TAMPA — The bell rang.
The home team came out as if it had been ringing all season.
Then it was counted out.
The Lightning that never took its foot off the gas all the way to a record-tying 62 wins kept on going to start Game 1 of the Stanley Cup playoffs, taking a 3-0 lead in the first period. Then the playoffs really began.
Just like in the regular season, the Columbus Blue Jackets couldn’t stop Tampa Bay. Just like in the regular season, the Lightning played like the best hockey team in the world. At least for the first 20 minutes.
Then it got scary. Very scary.
Columbus won, 4-3, from three goals down no less, with three third-period goals. An emotional win in the exact opposite direction.
Tampa Bay seemed to be ruling the night. During the season, it was 39-2-2 when leading after two periods.
Now it’s scary. Too scary.
John Tortorella’s Blue Jackets, who nearly bumped off Washington last season before the Capitals went on to win the Stanley Cup, are in Lightning heads. Now it’s a hole. Just like that.
Who was the hunter here, anyway?
The Lightning clinched playoff home ice weeks ago on its way to a startling 128 points. It entered the playoffs as the hunted, but played like the hunter in Game 1, jumping all over Columbus, which aimed to plant seeds of doubt. Instead, it was reeling and down 3-0, beginning with Alex Killorn’s shorthanded goal off a Seth Jones turnover made it 1-0 barely four minutes in. A quick start meant everything, and the Lightning jumped on it, outshooting the Blue Jackets 13-4 in the opening period. Grade: A
Reminder: Not so fast, boys
The Lightning began to lose its grip in the second period, giving up chances and odd-man rushes. The Blue Jackets found daylight and joined this series and then some. Nikita Kucherov couldn’t finish in front when he could have made it 4-0 early in the second period and an errant pass from down deep by Ryan McDonagh ended up on the stick of Columbus captain Nick Foligno, who raced down ice and beat Andrei Vasilevskiy to cut the lead to 3-1. A little too much loose play from the Lightning. It stayed that way into the third, and two Columbus goals, the last a shorty, as Stamkos bumbled into Vasilevskiy in his crease, tied the game at 3. Just like that. Then Seth Jones scored on the power play and that was that. Grade: C
Nikita Kucherov was the NHL scoring leader this season, which included 41 goals, and Steven Stamkos scored 45 goals. Neither man had a shot in the first period, but it didn’t slow the Lightning down. At first. Lightning scoring depth has been a strength all season, and it was all around Game 1. Killorn’s mate on the third line, Anthony Cirelli, made it 2-0 firing home a rebound of an Erick Cernak shot. Yanni Gourde made it 3-0 off a tipped Mikhail Sergachev shot. It took Sergachev nearly half the regular season to score his first goal. Grade: B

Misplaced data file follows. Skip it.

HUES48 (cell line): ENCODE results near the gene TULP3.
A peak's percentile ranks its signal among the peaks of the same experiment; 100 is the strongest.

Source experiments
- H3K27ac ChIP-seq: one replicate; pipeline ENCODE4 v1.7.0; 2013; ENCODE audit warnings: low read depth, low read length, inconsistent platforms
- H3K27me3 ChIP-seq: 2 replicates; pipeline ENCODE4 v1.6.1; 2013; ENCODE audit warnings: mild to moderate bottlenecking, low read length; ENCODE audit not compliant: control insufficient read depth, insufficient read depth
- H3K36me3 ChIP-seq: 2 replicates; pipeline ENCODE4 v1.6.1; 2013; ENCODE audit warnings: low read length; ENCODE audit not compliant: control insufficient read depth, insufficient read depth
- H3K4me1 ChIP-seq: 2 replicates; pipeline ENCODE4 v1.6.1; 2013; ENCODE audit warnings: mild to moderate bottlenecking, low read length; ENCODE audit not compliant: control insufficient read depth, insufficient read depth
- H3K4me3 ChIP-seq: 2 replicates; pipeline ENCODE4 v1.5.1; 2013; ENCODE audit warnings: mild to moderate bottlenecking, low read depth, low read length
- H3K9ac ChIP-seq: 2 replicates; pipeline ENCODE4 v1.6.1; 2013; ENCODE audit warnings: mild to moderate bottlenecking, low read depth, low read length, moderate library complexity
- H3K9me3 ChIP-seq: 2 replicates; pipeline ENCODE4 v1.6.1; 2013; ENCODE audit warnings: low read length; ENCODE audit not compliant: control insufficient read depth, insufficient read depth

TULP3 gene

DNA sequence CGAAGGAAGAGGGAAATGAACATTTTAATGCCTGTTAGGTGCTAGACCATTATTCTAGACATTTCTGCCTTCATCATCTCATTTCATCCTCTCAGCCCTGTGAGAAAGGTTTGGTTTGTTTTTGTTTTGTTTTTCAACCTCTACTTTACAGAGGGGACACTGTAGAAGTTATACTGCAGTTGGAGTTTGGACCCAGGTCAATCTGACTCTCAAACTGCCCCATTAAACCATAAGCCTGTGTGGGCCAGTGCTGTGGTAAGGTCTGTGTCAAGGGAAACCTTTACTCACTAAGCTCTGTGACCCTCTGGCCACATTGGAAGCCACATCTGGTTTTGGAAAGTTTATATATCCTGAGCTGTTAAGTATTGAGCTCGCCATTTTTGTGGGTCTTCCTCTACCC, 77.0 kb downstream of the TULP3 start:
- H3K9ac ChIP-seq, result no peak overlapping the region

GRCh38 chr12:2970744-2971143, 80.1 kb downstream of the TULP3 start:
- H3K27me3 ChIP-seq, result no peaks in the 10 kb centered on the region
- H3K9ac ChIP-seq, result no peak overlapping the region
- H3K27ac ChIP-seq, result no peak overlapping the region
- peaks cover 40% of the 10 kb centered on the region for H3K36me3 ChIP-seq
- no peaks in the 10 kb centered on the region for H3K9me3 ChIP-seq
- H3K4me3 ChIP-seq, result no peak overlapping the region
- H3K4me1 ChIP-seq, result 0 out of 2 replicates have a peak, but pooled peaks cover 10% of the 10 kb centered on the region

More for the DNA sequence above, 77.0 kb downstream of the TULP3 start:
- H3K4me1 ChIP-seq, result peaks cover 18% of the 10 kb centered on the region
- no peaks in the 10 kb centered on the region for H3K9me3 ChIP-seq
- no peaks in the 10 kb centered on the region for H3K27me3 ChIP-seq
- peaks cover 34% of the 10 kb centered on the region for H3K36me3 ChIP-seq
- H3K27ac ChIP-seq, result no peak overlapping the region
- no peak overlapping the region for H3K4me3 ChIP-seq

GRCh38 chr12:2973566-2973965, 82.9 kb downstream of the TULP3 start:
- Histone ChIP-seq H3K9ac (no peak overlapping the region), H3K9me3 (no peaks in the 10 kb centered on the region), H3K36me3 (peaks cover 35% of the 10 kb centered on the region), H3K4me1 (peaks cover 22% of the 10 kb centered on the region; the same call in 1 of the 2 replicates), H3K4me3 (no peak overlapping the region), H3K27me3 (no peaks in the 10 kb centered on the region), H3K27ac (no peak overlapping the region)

D in the mix
Scoring from the backline has been a Lightning trademark. It got three points from the defense in Game 1, that goal from Sergachev, that assist from Rutta, that assist from Erik Cernak. Other good news: Victor Hedman skating freely and well in Game 1 after an injury late in the season. But then came an omen: Hedman was denuded by Columbus unsuspected defenseman David Savard before Savard scored. Grade: B
Beware of Bob
Columbus goaltender Sergei Bobrovsky, after a shaky first period, kept the Lightning from putting this away in the second period. Instead of a guy with a 3-10 career playoff record, Bobrovsky looked like the guy who had a career-record nine shutouts during the season. There was that early save off Nikita Kucherov. Kucherov hit the post on one shot and Bobrovsky stopped Kucherov again late in the period, and stoned Stamkos in close as time was about to run out in the period. Kucherov and Stamkos needed to come through in those situations. These are the big Lightning guns, the same guns that came up short in Games 6 and 7 against Washington in last season’s Eastern Conference final.
Anybody got a home or work for Hootie?
The pregame stars at the Lightning watch party before Game 1 was the rock band Cage The Elephant. Great job, fellas, great riffs, great time. Problem: One band guitarist and the drummer wore Nashville Predators jerseys. The NHL couldn’t have been happy. Lightning management sure wasn’t. Grade: F